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Old 22 June 2018, 14:09   #1
Foebane
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RAM Disk: Where are the files here stored?

I've decided to use the RAM Disk for extracting archives to run the files from within them, and there is a Disk.info for the RAM Disk icon on Workbench, but at some point I extracted an archive that replaced the Disk.info with its own, and ruined the look of the Workbench.

So what I'm asking is, where in the System HDD can I find the files that appear within the RAM Disk: device, to make backups?
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Old 22 June 2018, 14:10   #2
Predseda
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DH0:Prefs/ENV-archive I think? Not sure just now, but you can read it in DH0:s/startup-sequence.
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Old 22 June 2018, 14:25   #3
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Quote:
Originally Posted by Predseda View Post
DH0:Prefs/ENV-archive I think? Not sure just now, but you can read it in DH0:s/startup-sequence.
Is there no folder in the DH0: root directory that contains them?
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Old 22 June 2018, 14:28   #4
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yes there is, and the folder is prefs/env-archive I believe
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Old 22 June 2018, 14:36   #5
meynaf
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Files in ram: are copied from envarc: (usually prefs/env-archive) at startup.
So you can alter what you have in ram disk without any care - next reboot and everything will be like before.
And you can just backup your hdd, no need to do anything special for ram:.
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Old 22 June 2018, 18:39   #6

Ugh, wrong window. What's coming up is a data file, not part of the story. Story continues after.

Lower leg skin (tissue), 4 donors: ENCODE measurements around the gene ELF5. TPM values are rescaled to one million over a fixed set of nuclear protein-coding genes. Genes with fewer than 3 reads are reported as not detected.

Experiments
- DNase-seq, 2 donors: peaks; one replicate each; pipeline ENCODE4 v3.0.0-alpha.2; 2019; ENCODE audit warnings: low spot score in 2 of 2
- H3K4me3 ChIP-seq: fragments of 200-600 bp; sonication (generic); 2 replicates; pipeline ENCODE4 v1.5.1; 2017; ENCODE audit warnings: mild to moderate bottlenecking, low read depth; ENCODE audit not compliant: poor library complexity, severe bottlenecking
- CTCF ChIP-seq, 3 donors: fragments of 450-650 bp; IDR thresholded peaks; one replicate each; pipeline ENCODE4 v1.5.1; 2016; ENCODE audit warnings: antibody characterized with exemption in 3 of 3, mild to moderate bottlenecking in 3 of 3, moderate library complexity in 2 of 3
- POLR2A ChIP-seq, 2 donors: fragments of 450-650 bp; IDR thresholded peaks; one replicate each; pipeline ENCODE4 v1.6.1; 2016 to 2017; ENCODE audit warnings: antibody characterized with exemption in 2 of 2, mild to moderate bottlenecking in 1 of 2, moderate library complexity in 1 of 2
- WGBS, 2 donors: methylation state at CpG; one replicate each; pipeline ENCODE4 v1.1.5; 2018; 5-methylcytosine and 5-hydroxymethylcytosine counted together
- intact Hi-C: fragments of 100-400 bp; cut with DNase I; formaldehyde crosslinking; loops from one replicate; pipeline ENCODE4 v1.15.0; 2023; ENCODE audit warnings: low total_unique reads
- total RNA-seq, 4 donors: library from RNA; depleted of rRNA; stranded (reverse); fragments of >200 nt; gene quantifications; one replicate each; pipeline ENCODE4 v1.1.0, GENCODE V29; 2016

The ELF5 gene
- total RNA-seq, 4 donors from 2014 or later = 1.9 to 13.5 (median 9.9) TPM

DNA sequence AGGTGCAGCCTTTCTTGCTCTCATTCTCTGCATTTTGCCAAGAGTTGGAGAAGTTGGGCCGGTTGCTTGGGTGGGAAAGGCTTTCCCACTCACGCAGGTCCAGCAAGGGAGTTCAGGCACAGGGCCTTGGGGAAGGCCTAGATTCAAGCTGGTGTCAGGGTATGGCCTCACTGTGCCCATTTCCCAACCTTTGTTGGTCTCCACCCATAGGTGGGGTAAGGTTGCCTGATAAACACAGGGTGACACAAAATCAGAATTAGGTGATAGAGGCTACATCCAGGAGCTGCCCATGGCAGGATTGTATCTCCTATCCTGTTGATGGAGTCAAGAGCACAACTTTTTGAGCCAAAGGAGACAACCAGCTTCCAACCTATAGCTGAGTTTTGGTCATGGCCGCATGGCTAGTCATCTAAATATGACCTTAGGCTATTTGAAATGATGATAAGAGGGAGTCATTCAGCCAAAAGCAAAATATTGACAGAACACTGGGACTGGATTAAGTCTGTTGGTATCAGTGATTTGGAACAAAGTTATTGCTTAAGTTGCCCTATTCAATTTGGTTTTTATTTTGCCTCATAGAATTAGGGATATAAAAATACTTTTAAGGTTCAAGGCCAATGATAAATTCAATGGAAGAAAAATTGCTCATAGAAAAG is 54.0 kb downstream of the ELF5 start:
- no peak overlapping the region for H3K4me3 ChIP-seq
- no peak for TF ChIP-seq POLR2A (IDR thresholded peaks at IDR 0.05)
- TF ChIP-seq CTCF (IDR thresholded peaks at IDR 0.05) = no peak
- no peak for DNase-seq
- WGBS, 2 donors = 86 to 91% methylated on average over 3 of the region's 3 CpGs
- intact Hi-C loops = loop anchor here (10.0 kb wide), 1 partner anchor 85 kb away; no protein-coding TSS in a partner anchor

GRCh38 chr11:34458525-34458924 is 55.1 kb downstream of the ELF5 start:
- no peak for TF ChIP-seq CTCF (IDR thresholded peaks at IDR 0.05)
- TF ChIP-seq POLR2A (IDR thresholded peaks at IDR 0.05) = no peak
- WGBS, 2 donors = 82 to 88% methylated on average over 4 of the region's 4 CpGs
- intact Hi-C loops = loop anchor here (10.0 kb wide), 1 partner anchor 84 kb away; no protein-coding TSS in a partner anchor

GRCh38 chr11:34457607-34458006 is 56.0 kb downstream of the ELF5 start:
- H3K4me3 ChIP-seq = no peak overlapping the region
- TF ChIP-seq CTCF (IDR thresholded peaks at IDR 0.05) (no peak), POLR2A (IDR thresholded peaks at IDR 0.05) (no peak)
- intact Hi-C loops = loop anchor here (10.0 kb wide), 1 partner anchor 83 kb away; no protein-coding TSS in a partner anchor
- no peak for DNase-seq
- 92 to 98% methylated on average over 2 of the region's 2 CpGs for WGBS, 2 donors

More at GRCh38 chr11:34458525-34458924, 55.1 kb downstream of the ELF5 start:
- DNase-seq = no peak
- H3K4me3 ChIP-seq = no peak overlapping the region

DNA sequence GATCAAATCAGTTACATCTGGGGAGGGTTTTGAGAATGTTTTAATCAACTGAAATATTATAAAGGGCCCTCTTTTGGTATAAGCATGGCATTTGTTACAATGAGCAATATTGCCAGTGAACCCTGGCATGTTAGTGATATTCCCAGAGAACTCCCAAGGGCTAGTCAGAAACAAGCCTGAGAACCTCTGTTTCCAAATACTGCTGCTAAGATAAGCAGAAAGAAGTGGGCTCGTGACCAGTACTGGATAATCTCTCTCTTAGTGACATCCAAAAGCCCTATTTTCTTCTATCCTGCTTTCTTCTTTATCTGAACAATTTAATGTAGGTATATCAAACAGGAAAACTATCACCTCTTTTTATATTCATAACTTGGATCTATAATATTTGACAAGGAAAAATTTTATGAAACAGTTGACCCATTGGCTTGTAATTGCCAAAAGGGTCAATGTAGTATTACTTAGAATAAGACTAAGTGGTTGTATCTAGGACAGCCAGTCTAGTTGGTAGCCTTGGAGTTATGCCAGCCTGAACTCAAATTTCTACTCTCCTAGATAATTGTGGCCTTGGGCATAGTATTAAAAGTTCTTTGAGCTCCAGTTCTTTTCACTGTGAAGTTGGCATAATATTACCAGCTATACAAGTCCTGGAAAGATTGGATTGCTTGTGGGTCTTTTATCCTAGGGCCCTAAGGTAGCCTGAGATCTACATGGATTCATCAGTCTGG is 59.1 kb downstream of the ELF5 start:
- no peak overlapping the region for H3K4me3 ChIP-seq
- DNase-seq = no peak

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Are you saying that if the files in RAM: are overwritten and THEN deleted, they will be restored to normal upon reset from the ENVARC: backups?

I tried deleting everything from RAM: and whilst the Disk.info and the single file in T were deleted, the folders were in use. Still, upon resetting, those files were restored.

I'm just wondering why the RAM: icon stayed changed after the overwrite and upon reset - maybe because I hadn't deleted it?

I can't see any files in ENVARC: relating to the RAM Disk - should I just remain assured that they're there and to count my blessings and leave it alone?
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Old 22 June 2018, 19:02   #7
meynaf
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Errh... do you know what RAM is ?
Upon power up it is empty. So ENVARC: contents get copied to it. There is nothing to overwrite nor to delete.
If your ram disk icon has changed permanently, then the file that got overwritten wasn't in RAM. It was somewhere in your HD. If it's copying some disk.info to ram: that changed it then some program monitors that change and saves that file somewhere.
Default disk icon is normally env/sys/def_disk.info. Perhaps having a look there could tell more.
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Old 22 June 2018, 19:20   #8
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Quote:
Originally Posted by meynaf View Post
Errh... do you know what RAM is ?
Upon power up it is empty. So ENVARC: contents get copied to it. There is nothing to overwrite nor to delete.